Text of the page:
Four Principles Of Basic Web Design

Four Principles Of Basic Web Design



In this day and​ age where anyone, including a​ five year old, can use software tools to​ write a​ basic web page it​ is​ more important than ever to​ be aware of​ and​ follow some of​ the​ principles of​ basic web design. This list of​ web design basics is​ by no means definitive, there are many other issues that come into play when publishing web pages on the​ Internet. However, following these simple rules will keep your pages looking clean and​ provide a​ good first impression to​ your viewers.

1. Conserve bandwidth wherever possible and​ start with your photographs and​ images. Broadband Internet access is​ still not universal, and​ even though current estimates point to​ nearly 80 percent of​ US households having Broadband we must still optimize our web pages simply as​ a​ matter of​ courtesy. Always use an​ image editor to​ reduce the​ size of​ images down to​ the​ exact size you want them to​ display on your web page. Never use HTML comments to​ make a​ large image squeeze down into a​ smaller package. Also, make certain that all images are down-sampled to​ only 72dpi in​ resolution. Computer monitors can only display images at​ 72dpi so anything higher is​ wasted bandwidth. Another great rule of​ thumb is​ to​ attempt to​ keep the​ total page size (including all images and​ scripts) to​ under 50k. This is​ very difficult to​ do, but small web pages load incredibly fast and​ get your information to​ the​ reader much more efficiently.

2. Think about the​ way you align text and​ images on each page. Centered alignments are very weak visually. They are difficult to​ read, and​ simply don't use the​ space well. Left justified or​ right justified texts create smooth, clean lines that give the​ viewers eyes something to​ lock on to​ and​ focus their attention. You can further accentuate the​ alignment of​ the​ elements on your page by carefully using the​ edges of​ your images as​ guides for​ these alignments. Have your image be the​ left or​ right hand border of​ a​ text block. the​ image captures the​ attention of​ the​ viewer and​ the​ neatly aligned text makes the​ viewer want to​ read the​ information on the​ web page.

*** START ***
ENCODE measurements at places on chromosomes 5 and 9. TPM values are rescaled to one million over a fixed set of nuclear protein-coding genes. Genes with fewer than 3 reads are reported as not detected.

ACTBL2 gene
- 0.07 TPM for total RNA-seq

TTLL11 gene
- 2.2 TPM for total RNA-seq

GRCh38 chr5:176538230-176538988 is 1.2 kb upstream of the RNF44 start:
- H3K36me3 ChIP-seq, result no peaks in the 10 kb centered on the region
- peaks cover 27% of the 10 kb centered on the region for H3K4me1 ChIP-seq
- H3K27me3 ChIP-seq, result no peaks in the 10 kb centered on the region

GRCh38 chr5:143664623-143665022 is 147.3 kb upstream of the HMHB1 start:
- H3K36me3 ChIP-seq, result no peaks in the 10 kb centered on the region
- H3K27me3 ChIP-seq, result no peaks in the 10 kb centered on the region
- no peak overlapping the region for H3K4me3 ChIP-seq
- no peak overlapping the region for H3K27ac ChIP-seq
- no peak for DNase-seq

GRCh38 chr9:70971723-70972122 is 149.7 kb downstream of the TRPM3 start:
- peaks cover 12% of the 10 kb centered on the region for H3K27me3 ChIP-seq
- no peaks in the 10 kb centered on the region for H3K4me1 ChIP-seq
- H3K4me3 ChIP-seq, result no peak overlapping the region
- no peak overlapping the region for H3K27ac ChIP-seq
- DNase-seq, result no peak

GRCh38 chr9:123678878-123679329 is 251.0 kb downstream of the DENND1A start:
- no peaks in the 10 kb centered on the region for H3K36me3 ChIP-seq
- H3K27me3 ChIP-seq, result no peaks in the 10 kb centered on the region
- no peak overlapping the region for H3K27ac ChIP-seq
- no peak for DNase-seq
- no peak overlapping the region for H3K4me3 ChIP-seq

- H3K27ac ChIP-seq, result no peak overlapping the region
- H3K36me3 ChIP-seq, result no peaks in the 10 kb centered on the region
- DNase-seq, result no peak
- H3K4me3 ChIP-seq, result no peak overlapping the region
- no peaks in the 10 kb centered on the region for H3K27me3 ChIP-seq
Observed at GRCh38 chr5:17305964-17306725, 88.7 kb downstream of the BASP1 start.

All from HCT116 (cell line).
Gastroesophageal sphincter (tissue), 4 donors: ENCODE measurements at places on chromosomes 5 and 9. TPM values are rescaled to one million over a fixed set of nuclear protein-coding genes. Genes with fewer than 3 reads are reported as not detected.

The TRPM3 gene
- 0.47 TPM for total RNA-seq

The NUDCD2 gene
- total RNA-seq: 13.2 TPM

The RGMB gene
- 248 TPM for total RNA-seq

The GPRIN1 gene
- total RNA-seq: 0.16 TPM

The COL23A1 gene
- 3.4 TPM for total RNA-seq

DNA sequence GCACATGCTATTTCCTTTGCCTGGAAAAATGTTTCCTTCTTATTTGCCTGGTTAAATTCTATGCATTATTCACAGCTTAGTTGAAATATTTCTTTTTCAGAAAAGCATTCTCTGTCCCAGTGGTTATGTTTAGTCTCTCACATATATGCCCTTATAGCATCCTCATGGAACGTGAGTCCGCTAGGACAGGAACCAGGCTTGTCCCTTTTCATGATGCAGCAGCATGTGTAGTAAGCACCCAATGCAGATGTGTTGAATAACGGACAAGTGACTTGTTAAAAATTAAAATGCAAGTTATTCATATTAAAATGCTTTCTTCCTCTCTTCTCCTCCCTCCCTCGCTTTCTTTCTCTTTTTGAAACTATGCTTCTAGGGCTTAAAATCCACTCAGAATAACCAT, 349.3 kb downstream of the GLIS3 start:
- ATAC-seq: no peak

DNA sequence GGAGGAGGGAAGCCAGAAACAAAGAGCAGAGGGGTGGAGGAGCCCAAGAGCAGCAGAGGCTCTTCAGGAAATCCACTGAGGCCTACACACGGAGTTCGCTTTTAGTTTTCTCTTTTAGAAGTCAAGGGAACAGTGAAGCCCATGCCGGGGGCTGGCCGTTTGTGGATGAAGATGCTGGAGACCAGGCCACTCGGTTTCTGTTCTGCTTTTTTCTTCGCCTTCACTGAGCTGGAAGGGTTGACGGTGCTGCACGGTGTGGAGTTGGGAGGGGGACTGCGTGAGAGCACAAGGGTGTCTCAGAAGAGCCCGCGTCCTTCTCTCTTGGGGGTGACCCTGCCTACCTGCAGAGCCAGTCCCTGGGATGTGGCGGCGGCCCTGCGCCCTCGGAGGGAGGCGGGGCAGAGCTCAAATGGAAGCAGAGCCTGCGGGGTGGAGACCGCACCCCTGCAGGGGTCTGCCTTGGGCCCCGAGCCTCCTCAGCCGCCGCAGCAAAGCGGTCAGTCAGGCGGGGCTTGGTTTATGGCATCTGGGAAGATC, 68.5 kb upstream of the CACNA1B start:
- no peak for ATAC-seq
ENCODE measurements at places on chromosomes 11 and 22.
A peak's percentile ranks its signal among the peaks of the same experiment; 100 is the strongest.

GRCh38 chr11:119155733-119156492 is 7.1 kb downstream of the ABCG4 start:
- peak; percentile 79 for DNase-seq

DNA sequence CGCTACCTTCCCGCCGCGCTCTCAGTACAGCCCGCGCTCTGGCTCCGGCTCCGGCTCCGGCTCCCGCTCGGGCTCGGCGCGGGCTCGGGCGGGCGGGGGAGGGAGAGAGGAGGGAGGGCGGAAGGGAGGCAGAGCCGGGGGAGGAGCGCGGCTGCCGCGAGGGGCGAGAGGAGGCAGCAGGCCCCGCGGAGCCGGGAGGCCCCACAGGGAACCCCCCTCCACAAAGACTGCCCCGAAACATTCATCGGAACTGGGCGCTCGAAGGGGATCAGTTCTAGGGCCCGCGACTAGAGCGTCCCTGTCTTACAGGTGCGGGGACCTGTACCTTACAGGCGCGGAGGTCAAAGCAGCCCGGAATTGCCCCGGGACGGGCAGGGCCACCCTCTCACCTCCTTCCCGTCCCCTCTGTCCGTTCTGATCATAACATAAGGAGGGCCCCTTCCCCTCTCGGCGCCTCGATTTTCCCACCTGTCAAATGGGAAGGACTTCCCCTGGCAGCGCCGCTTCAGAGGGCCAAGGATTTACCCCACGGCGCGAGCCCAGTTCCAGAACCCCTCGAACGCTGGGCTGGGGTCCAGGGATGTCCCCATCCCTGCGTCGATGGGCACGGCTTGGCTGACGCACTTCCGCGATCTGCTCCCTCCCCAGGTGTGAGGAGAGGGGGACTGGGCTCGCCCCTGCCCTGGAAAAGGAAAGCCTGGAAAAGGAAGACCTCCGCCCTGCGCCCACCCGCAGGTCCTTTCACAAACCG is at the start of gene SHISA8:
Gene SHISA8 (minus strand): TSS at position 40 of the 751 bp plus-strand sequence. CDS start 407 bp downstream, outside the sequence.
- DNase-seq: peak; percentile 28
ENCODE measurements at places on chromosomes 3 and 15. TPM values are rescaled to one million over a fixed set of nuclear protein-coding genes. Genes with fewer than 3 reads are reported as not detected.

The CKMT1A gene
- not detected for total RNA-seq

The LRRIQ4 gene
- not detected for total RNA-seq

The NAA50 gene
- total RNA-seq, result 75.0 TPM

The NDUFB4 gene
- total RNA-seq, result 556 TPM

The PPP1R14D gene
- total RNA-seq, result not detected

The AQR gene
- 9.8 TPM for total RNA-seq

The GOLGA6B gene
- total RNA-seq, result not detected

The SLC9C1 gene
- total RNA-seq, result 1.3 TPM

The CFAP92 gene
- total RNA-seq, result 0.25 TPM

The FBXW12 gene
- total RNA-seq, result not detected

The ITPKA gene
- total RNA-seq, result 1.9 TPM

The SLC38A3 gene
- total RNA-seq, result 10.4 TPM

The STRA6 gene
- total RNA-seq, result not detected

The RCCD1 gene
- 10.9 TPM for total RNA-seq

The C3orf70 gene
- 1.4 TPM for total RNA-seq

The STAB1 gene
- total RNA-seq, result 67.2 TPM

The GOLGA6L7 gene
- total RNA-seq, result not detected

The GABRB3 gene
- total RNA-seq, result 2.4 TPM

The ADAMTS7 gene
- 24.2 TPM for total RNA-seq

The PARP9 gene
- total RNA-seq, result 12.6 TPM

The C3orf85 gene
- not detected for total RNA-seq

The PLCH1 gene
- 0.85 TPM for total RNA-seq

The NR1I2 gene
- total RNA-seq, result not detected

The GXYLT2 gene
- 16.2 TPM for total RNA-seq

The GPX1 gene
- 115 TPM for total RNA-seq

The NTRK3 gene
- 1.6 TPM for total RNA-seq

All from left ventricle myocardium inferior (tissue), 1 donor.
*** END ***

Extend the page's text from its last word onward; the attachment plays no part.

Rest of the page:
3. Pick a​ graphic or​ logo and​ design your web page's color scheme based on that graphic. at​ the​ same time don't be afraid to​ break with the​ color scheme of​ your company, school, or​ organization. Some colors look great on paper but look lousy on a​ computer screen.

4. Don't create it​ if​ you are not going to​ update it! Nothing says "WE DON'T CARE!" as​ much as​ an​ organization's web site that has old, stale, and​ outdated information on the​ home page. if​ you know that you will not have the​ time to​ update regularly then create a​ web page that will not go stale after a​ certain date. Present your information in​ present tense without any reference to​ dates or​ times. for​ more detailed and​ time critical web sites consider using a​ content management system (CMS) such as​ Joomla in​ place of​ writing raw HTML web pages.




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